The tradition of sports reporting is rooted in Victorian England, where the modern codes of sport were codified and organized. Journalist Andrew Warwick claims that the first mass sporting event covered by journalists was the Boat Race, a rowing event between Cambridge and Oxford. The event has been held annually since 1856. Today, news organizations report on a variety of sporting events and use them to draw attention to their stories. In addition to covering live sporting events, the media also covers sports-related stories through television, radio, and print media.
In a class, students should take a look at the SPORTS section in the newspaper and brainstorm ways to make it persuasive. They can work in groups or independently to identify sports headlines. The SPORTS section of a newspaper can be a good source for sports-related information, such as the mathematics of sports, comparisons to the greats of sport, and gift ideas for sports fans. It is important to note that readers of these stories may not necessarily be sports enthusiasts.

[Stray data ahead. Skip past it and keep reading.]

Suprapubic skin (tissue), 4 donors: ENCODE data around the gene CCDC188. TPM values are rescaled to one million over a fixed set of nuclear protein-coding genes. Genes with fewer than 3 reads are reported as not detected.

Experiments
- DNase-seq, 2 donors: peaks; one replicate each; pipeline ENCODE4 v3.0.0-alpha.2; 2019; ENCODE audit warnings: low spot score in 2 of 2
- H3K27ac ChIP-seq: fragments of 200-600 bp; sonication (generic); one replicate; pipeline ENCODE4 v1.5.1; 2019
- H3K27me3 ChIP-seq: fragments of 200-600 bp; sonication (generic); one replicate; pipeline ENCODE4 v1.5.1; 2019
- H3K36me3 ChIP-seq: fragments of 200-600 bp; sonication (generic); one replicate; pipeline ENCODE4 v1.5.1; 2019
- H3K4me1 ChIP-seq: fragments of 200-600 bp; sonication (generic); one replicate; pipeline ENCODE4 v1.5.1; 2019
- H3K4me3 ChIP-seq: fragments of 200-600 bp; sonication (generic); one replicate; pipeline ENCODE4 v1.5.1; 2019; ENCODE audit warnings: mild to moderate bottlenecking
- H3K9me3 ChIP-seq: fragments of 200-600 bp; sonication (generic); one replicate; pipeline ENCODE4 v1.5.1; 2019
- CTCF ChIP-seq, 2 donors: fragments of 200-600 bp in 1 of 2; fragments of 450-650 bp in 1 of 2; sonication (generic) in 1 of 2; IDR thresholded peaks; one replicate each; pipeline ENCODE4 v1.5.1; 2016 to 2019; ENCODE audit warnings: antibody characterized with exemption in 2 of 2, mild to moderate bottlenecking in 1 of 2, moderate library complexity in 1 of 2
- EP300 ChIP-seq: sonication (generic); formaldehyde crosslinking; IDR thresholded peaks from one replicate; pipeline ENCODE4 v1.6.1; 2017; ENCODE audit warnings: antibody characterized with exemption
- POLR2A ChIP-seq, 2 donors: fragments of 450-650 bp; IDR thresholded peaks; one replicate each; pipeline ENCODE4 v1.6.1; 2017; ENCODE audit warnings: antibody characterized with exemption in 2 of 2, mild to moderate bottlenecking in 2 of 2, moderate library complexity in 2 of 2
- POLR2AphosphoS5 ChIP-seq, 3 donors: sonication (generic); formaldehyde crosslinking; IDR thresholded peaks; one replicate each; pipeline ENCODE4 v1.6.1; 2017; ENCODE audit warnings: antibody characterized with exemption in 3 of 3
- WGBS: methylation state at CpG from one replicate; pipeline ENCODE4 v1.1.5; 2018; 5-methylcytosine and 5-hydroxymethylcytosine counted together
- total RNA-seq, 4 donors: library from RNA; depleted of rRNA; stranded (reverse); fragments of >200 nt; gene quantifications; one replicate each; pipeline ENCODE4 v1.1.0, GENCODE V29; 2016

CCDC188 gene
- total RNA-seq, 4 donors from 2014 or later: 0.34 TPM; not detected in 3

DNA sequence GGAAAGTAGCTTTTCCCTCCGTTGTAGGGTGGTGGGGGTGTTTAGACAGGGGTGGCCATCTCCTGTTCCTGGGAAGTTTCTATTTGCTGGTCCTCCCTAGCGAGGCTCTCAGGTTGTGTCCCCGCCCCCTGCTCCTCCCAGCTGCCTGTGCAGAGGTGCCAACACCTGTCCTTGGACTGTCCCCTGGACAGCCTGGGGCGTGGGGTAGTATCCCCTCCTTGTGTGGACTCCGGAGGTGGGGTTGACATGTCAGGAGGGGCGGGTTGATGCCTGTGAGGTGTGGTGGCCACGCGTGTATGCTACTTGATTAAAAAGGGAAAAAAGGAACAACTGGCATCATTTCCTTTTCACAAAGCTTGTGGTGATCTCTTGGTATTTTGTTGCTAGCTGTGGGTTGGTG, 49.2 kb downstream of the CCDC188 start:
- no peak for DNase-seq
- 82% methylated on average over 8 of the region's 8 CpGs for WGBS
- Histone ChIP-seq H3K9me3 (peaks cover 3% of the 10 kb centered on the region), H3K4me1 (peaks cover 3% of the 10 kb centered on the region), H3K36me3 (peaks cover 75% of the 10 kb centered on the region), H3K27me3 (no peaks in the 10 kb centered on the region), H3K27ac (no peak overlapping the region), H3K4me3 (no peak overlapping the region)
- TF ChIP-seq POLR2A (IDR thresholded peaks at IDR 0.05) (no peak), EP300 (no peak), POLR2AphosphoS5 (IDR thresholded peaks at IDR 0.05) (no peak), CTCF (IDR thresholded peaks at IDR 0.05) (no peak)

In many cases, women do not have access to locker rooms and may resent male reporters. In addition, the media must balance exposure for sports with the demands of consumers. In the United States, sports and media are closely linked industries. In order to broadcast sports, media enterprises must pay sports leagues millions of dollars each year. These money is then distributed among member teams and transferred to players as salaries. Likewise, media outlets attempt to recover these huge expenses by selling advertising space during sports broadcasts.